Rishi Sunak Pledges to Boost UK Defense Spending, Sparking Concerns Over Cuts

UK PM Sunak pledges to boost defense spending to 2.5% of GDP by 2030, raising concerns over public service cuts. Aims to lobby NATO allies to follow suit, reshaping global defense priorities.

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Ayesha Mumtaz
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Rishi Sunak Pledges to Boost UK Defense Spending, Sparking Concerns Over Cuts

Rishi Sunak Pledges to Boost UK Defense Spending, Sparking Concerns Over Cuts

UK Prime Minister Rishi Sunak has pledged to increase the country's defense spending to 2.5% of GDP by 2030, a move that could result in more than £75 billion in additional defense spending over the next six years compared to current levels. The commitment, which will be partially funded by cutting 72,000 civil service jobs, has raised concerns among economists and opposition leaders about potential deep cuts in other areas of public spending.

Sunak defended the plan as fully funded, stating that it is a choice to prioritize defense due to the increasingly dangerous global environment. "The world is more dangerous today than at any time since the Cold War," he said. The Prime Minister also emphasized that the increase in defense spending will not come at the expense of continued investment in public services like the NHS and schools, and that taxes can still be cut.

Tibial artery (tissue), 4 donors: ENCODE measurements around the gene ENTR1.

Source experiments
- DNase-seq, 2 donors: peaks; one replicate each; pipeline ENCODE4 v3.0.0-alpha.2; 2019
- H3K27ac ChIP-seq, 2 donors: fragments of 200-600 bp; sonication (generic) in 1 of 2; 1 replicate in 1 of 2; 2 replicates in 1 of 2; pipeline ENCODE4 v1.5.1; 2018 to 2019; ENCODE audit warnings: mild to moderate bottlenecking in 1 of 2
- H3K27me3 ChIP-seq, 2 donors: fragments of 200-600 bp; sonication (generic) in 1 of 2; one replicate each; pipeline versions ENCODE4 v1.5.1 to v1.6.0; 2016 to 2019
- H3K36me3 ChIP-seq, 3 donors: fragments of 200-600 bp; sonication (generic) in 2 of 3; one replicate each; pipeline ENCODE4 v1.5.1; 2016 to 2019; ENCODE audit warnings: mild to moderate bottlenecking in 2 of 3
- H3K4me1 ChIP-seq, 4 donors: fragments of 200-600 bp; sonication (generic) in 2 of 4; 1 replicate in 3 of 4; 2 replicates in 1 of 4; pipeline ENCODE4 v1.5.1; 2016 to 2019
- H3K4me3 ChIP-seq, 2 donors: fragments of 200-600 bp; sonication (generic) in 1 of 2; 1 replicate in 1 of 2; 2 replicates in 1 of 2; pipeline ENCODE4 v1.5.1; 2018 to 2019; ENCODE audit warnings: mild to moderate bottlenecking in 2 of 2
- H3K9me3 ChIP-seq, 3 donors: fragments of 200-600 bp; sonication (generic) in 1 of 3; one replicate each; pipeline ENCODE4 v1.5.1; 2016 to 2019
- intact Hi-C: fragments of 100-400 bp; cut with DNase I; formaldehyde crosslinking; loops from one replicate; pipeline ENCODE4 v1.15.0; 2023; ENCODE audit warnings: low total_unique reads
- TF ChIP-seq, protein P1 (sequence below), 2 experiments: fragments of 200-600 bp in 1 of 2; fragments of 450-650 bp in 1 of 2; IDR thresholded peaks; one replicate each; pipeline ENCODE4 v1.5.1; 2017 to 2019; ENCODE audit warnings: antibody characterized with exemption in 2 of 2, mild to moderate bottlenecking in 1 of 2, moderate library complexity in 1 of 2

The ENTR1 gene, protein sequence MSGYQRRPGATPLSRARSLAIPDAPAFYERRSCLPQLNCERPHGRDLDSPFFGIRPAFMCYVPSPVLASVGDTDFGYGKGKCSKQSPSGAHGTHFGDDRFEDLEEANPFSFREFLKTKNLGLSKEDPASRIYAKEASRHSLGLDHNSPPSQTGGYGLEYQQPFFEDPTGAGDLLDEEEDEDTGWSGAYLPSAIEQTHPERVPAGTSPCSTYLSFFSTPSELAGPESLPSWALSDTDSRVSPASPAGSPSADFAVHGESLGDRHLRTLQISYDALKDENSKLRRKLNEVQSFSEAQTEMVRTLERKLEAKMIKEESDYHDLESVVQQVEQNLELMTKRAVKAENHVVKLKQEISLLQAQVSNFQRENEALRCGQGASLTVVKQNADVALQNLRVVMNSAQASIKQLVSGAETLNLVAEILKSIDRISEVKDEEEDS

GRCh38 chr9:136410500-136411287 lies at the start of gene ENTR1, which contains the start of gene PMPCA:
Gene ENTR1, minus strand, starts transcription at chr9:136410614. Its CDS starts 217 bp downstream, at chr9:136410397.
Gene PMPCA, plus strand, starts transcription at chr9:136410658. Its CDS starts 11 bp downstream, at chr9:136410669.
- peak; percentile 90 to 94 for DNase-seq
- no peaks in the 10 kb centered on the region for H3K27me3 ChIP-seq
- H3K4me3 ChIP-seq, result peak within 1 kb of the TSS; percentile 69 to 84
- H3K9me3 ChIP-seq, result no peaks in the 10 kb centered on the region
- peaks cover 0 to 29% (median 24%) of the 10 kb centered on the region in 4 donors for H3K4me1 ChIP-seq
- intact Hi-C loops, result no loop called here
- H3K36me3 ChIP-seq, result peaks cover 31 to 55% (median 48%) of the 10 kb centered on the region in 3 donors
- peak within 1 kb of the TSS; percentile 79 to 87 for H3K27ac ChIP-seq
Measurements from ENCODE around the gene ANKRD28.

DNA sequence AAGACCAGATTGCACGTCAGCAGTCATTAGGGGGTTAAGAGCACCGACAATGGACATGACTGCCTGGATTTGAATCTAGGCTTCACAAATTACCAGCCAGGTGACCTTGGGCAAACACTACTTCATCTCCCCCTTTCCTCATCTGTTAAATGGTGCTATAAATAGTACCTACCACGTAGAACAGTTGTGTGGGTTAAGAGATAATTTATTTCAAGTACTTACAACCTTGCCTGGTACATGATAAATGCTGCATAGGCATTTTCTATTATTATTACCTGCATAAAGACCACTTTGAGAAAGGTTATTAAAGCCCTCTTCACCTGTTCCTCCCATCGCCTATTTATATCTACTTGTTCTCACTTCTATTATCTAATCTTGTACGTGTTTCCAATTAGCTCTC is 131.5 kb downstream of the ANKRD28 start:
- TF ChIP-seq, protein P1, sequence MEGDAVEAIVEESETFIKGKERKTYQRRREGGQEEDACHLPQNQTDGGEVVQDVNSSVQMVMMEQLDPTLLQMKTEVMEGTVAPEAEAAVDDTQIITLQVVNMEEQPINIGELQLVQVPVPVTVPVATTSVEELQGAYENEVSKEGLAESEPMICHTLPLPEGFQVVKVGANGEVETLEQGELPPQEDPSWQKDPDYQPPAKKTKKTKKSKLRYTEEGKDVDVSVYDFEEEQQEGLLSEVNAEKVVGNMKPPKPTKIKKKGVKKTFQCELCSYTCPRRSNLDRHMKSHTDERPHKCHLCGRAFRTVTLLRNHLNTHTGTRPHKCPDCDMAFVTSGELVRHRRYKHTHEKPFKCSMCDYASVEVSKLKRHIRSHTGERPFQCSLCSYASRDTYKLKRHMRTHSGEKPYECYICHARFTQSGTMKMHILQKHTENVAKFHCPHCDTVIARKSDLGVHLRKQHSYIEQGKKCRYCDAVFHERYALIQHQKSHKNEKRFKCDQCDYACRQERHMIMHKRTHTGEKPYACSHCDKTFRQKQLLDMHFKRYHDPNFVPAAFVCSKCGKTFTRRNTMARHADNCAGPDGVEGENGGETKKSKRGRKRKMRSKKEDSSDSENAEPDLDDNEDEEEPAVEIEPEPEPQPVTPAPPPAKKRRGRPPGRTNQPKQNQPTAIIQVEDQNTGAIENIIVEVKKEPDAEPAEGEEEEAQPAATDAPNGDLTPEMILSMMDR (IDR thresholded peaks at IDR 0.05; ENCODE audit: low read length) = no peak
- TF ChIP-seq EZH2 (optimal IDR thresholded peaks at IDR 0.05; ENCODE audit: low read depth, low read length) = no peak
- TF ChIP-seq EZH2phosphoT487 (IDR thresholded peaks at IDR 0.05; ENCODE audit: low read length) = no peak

However, Foreign Secretary Lord Cameron acknowledged that 'public spending trade-offs' will be needed to meet this pledge. The Institute for Fiscal Studies has warned that unprotected areas of public spending will now face cuts of around 4% a year after 2025 to help meet the defense commitment.

Why this matters: The UK's increased defense spending commitment comes amid heightened global tensions and security threats. As a key NATO member, the UK's move could influence other allies to follow suit, potentially reshaping global defense priorities and spending patterns.

Sunak plans to lobby NATO allies to also increase their defense spending to 2.5% of GDP at the upcoming NATO summit in Washington, D.C. in July 2024. The current NATO target for defense spending is 2%, which only 11 members met in 2023. The UK Government wants the benchmark to increase to 2.5%, which would add £140 billion to the NATO budget if met by all 32 members.

Critics argue that even deep cuts to the civil service, which has a total paybill of around £14 billion per year, would be unlikely to make a significant dent in the £75 billion the government plans to spend on defense over the next six years. Civil service unions have accused Sunak of 'scapegoating' his own workforce to fund the defense spending increase.

The pledge has also been criticized by the opposition Labour party as a 'broken promise', as it was previously made by former Prime Minister Boris Johnson. However, Labour has also committed to a 2.5% defense spending target when finances allow. The Conservatives are expected to make defense spending a key issue in the upcoming general election.

Key Takeaways

  • UK PM Sunak pledges to raise defense spending to 2.5% of GDP by 2030.
  • Increase funded by cutting 72,000 civil service jobs, raising concerns over public spending.
  • Sunak aims to lobby NATO allies to also increase defense spending to 2.5% of GDP.
  • Critics argue civil service cuts unlikely to cover £75 billion defense spending increase.
  • Pledge criticized as 'broken promise', but Labour also committed to 2.5% target.